On Monday, April 18, 2016, Martin Roberts spoke to his father, John Roberts, about budgeting and saving money. Before they hung up, Martin said he’d speak to his father again, either the next day or on Wednesday.
On Tuesday, April 19, a fraternity brother drove Martin around to run some errands—to get his hair cut and groceries, mostly frozen dinners.
Then, out of the blue, on Wednesday, April 20, Martin Roberts, who had been the leader of the freshmen pledge class at Tau Kappa Epsilon, dropped out of the fraternity. He also dropped out of his fraternity and high school group chats.
Some of his fraternity brothers were concerned when Martin went quiet during an online chat they were having. They decided to drop by the off-campus apartment he shared with his roommates. When they got there, a roommate told them Roberts wasn’t around. They looked in his room and saw his laptop, cellphone, and wallet. A note was also found face down on his bed.
It was apparently a farewell note of sorts. It didn’t say where he was going or what he was doing.
The roommate then called the authorities.
April 21, 2016 – Martin Roberts Vanishes
On Thursday, April 21, Roberts left his apartment on Old Bristol Road at around 10:30 a.m., telling a roommate he was going to the university library.
A short while later, he ran into his cousin. According to the cousin, Roberts was his normal, joking self and told her he was going to the fraternity house.
But again, he wasn’t. He’d just left his apartment and a cryptic note behind.
It was around 12:30 p.m. Security camera footage at the AppalCart bus stop in front of the Holmes Convocation Center on Blowing Rock Road captures Roberts, then 19, wearing an Appalachian State University pullover and carrying his backpack, waving goodbye to his cousin as she gets on the bus.
As the bus departs, Roberts is seen, over a 17-second time frame, walking toward a busy intersection. He looks both ways, and then disappears out of frame. It is the last confirmed sighting of Martin Roberts.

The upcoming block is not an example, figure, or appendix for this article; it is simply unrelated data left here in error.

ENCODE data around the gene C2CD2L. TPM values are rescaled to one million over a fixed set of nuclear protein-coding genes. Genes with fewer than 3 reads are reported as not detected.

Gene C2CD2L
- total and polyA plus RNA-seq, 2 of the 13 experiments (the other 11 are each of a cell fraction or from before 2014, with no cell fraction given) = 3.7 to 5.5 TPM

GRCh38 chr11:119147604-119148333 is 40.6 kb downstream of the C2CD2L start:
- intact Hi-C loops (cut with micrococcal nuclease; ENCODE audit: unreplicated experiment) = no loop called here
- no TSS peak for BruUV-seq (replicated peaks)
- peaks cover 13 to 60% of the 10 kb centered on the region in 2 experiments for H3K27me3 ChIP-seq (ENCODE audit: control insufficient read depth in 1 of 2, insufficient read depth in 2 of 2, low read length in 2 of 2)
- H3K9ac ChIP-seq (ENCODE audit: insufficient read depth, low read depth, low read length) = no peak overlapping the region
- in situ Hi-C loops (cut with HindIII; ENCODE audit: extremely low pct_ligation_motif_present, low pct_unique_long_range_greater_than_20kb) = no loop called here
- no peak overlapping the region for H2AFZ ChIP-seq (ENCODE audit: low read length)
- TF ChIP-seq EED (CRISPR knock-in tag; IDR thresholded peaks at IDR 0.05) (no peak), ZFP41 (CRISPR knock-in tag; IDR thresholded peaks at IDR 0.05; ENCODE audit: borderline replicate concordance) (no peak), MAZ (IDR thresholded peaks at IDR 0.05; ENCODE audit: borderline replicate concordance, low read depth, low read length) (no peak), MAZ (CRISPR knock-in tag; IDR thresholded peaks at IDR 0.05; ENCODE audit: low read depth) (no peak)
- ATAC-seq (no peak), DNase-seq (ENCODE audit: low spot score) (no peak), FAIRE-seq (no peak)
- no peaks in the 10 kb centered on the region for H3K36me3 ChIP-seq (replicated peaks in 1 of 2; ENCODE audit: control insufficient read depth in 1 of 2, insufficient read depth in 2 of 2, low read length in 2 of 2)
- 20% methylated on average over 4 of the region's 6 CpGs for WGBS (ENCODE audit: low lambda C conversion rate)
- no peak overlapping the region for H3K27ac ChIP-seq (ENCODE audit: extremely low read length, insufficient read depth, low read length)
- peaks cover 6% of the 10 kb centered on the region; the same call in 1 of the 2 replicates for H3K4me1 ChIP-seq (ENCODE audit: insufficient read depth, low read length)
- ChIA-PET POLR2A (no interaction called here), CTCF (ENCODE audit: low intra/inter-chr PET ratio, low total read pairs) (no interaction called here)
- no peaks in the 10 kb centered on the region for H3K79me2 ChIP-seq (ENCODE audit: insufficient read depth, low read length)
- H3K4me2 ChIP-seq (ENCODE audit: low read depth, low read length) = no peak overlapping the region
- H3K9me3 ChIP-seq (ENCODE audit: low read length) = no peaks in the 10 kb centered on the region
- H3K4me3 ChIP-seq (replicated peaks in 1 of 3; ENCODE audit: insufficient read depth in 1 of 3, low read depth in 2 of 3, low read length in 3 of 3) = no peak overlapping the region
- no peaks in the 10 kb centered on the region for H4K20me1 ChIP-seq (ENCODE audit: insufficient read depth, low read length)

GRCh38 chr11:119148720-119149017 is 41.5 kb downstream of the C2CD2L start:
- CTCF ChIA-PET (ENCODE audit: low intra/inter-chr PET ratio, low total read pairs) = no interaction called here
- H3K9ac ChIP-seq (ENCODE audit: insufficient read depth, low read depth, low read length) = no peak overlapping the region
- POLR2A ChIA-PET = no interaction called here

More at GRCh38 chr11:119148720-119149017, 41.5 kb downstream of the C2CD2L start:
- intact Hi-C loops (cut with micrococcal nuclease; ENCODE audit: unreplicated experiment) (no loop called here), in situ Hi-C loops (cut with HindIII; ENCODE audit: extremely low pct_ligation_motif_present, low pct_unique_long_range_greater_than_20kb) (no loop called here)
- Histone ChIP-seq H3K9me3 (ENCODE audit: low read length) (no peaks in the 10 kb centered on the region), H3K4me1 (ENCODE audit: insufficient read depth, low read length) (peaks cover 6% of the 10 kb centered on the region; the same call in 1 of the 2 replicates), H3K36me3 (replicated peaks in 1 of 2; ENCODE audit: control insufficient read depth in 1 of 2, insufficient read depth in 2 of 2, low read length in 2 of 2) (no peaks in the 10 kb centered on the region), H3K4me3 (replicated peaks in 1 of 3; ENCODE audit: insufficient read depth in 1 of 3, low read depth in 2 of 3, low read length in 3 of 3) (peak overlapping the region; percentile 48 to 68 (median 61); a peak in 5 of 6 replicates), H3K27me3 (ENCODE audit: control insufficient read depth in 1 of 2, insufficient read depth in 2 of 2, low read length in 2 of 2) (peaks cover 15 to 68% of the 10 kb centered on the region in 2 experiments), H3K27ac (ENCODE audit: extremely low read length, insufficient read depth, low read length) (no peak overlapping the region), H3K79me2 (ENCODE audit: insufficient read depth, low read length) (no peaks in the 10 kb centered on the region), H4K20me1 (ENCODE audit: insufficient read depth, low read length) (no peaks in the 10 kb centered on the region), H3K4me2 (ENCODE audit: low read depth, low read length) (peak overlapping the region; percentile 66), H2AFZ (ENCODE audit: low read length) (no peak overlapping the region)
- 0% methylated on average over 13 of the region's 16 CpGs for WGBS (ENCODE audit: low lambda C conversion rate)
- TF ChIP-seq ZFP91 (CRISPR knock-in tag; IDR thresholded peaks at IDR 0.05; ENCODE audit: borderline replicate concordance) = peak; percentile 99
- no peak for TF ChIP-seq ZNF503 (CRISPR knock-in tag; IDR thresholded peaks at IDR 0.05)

The next day, Boone Police began searching for Martin Roberts.
An investigator would later say, “If I didn’t know better and I believed in The X-Files, I would believe a ship came down and picked him up and carried him away.”
A Cryptic Note
Martin’s father, John, wasn’t worried when he didn’t hear from his son on the following Tuesday or Wednesday. He was, after all, a college student, and it wasn’t totally out of character for him not to call back when he said he would.
But by Friday, he became worried. He called the landlord of the apartment where his son was living and spoke to his roommates. They told him they hadn’t seen Roberts for a couple days. However, they did find a cryptic note in his room that said he was taking off. But it didn’t provide any concrete information about exactly where he was going.
While the exact wording of the note has never been released, police have not said it was a suicide note. The handwritten note was written in the past tense and was somewhat vague.
“The note itself said he regretted he hadn’t taken advantage of opportunities he had and that he was leaving,” his father said. “It didn’t say if he was going somewhere or going to do something or what his intentions were. It was vague. It’s still one of the biggest mysteries.”